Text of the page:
The fact has already passed into history that the sacred rights and immunities which were designed to be protected by these constitutional guarantees have not been preserved to the people during your administration. In violation of the first of them, the freedom of the press has been denied. In repeated instances newspapers have been suppressed in the loyal States because they criticized, as constitutionally they might, those fatal errors of policy which have characterized the conduct of public affairs since your advent to power. In violation of the second of them, hundreds, and we believe thousands, of men have been seized and immured in prisons and bastiles, not only without warrant upon probable cause, but without any warrant, and for no other cause than a constitutional exercise of the freedom of speech. In violation of all these guarantees, a distinguished citizen of a peaceful and loyal State has been torn from his home at midnight by a band of soldiers, acting under the order of one of your generals, tried before a military commission, without judge or jury, convicted and sentenced without even the suggestion of any offence known to the Constitution or laws of this country. For all these acts you avow yourself ultimately responsible. In the special case of Mr. Vallandigham, the injustice commenced by your subordinate was consummated by a sentence of exile from his home pronounced by you. That, great wrong, more than any other which preceded it, asserts the principles of a supreme despotism.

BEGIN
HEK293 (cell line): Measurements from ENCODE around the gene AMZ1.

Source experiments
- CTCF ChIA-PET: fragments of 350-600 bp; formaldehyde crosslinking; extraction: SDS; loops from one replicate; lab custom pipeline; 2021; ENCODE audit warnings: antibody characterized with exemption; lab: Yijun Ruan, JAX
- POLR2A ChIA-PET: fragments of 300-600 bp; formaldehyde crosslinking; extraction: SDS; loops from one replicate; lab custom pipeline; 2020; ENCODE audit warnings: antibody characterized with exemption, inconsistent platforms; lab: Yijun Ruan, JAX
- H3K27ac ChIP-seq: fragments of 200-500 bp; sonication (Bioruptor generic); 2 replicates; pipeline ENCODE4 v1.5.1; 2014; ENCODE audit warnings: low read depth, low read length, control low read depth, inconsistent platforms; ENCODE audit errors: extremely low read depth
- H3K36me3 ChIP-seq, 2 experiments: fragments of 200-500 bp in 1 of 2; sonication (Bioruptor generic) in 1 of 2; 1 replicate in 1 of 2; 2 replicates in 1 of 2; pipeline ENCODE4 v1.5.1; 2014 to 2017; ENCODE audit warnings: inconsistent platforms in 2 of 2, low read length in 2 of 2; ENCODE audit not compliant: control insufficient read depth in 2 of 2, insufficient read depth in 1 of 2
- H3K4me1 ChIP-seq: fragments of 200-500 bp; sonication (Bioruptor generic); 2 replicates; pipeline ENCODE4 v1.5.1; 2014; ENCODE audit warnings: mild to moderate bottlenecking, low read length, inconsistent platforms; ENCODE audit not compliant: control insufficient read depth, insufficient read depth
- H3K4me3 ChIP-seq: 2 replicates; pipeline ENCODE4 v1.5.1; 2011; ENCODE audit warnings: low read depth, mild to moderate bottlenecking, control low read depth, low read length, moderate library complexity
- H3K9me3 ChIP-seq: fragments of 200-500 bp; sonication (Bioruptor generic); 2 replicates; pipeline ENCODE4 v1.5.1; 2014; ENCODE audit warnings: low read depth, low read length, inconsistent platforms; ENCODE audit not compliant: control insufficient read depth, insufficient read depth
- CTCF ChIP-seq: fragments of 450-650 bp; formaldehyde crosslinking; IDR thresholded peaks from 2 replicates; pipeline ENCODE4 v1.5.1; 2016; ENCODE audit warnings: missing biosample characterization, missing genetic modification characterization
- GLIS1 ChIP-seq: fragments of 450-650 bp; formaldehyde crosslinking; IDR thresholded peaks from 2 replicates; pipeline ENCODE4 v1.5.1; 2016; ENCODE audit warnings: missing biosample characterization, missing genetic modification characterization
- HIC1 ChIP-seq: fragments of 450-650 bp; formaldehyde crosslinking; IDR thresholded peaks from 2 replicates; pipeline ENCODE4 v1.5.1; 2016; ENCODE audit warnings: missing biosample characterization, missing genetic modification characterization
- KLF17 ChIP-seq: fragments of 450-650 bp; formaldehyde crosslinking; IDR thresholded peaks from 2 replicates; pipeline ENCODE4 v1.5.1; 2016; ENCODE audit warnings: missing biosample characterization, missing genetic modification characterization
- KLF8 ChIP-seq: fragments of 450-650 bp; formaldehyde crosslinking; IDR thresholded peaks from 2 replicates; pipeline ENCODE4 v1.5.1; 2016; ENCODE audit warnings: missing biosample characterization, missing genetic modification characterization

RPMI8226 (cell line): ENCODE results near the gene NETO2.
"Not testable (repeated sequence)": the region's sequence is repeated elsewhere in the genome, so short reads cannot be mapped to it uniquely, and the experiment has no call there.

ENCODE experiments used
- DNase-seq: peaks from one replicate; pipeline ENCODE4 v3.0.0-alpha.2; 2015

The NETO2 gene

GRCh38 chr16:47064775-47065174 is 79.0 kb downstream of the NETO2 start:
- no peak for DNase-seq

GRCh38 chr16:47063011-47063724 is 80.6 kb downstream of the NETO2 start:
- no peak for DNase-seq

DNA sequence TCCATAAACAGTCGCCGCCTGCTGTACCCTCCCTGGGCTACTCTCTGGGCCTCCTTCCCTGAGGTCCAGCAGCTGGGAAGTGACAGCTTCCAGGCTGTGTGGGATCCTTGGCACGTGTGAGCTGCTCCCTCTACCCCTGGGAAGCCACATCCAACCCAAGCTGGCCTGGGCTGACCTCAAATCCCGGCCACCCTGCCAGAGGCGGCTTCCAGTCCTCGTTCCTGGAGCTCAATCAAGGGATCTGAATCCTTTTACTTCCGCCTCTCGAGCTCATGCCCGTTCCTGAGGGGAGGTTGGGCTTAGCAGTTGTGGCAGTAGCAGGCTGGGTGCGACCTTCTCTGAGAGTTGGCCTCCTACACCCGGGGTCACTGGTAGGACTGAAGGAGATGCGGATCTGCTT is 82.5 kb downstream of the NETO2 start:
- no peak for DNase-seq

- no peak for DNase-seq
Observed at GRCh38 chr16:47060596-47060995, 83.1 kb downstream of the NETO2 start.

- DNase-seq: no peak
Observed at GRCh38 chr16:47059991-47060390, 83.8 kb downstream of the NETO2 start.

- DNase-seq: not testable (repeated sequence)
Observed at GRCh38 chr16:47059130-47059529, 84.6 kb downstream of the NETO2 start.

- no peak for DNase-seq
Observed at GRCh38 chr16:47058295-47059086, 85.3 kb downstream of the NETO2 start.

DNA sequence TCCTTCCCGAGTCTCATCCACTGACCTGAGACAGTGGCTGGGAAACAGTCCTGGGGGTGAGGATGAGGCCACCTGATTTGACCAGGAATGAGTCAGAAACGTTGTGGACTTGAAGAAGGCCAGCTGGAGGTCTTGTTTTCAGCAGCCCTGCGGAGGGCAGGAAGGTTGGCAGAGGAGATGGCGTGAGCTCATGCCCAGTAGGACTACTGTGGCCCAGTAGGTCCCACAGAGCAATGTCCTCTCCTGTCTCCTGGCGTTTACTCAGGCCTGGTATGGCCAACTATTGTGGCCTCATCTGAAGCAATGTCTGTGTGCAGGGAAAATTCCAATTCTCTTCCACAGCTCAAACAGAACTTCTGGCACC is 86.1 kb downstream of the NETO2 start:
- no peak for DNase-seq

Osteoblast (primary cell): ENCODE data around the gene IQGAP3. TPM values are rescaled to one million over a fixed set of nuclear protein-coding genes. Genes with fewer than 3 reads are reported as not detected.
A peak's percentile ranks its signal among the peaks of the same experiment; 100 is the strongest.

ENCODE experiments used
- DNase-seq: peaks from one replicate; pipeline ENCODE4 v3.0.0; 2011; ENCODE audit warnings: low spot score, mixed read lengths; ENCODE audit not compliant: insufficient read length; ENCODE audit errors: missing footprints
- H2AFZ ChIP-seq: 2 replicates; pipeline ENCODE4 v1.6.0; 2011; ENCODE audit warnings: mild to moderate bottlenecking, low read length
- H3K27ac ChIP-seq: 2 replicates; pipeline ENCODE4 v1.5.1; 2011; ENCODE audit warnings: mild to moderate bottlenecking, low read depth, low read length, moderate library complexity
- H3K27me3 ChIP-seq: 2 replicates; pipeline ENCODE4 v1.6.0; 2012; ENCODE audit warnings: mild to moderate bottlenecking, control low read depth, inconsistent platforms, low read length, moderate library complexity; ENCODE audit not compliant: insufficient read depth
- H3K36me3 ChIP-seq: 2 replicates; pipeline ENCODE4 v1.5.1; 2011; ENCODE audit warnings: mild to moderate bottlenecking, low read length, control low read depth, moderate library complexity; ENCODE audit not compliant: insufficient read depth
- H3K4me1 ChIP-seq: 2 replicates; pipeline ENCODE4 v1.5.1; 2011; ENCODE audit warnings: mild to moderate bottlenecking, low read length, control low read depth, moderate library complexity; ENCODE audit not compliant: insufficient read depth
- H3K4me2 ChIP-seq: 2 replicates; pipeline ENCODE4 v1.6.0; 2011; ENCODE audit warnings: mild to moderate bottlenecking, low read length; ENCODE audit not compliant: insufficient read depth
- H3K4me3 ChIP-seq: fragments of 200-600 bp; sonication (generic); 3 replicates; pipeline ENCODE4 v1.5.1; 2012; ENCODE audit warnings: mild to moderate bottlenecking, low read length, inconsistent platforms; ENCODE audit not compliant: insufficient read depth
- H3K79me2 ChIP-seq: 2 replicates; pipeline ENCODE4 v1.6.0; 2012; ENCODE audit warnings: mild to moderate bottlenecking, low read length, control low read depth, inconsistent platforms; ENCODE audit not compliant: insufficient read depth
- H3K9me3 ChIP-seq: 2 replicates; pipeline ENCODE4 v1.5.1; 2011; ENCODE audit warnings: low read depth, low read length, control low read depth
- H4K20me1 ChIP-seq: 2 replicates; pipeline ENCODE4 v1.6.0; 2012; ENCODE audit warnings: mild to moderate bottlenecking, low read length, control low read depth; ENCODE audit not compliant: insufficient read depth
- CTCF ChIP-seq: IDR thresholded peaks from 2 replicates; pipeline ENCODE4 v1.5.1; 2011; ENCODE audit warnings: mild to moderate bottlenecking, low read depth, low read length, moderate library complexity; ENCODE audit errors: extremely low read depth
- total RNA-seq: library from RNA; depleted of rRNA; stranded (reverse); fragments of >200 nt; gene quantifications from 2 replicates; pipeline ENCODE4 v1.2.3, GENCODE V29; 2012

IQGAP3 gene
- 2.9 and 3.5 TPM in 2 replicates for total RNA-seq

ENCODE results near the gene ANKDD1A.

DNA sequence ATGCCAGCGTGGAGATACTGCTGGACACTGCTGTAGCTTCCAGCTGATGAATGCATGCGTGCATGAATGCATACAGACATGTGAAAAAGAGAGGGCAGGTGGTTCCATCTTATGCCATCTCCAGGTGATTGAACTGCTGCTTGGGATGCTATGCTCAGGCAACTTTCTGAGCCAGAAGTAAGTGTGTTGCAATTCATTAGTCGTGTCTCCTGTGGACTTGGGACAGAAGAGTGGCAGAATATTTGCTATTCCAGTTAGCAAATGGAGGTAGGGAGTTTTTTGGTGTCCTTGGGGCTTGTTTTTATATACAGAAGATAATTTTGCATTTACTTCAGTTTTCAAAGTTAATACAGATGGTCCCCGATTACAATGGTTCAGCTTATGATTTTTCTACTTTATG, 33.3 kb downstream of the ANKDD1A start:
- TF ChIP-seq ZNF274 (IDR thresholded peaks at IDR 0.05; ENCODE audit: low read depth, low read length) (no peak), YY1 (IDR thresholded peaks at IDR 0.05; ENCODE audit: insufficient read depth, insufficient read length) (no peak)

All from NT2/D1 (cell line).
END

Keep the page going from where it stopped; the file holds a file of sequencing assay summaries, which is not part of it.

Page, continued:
These repeated and continued invasions of constitutional liberty and private right have occasioned profound anxiety in the public mind. The apprehension and alarm which they are calculated to produce have been greatly enhanced by your attempt to justify them. Because in that attempt you assume to yourself a rightful authority possessed by no constitutional monarch on earth. We accept the declaration that you prefer to exercise this authority with a moderation not hitherto exhibited. But, believing as we do, that your forbearance is not the tenure by which liberty is enjoyed in this country, we propose to challenge the grounds on which your claims of supreme power is based. While yielding to you as a constitutional magistrate the deference to which you are entitled, we cannot accord to you the despotic power you claim, however indulgent and gracious you may promise to be in wielding it.

We have carefully considered the grounds on which your pretensions to more than legal authority are claimed to rest; and if we do not misinterpret the misty and clouded forms of expression in which those pretensions are set forth, your meaning is, that while the rights of the citizen are protected by the Constitution in time of peace, they are suspended or lost in time of war, when invasion or rebellion exists. You do not, like many others in whose minds reason and the love of regulated liberty seem to be overthrown by the excitements of the hour, attempt to base this conclusion upon a supposed military necessity existing outside of and transcending the Constitution, a military necessity behind which the Constitution itself disappears in a total eclipse. We do not find this gigantic and monstrous heresy put forth in your plea for absolute power, but we do find another equally subversive of liberty and law, and quite as certainly tending to the establishment of despotism. You claim to have found, not outside but within the Constitution, a principle or germ of arbitrary power, which in time of war expands at once into an absolute sovereignty, wielded by one man, so that liberty perishes, or is dependent on his will, his discretion,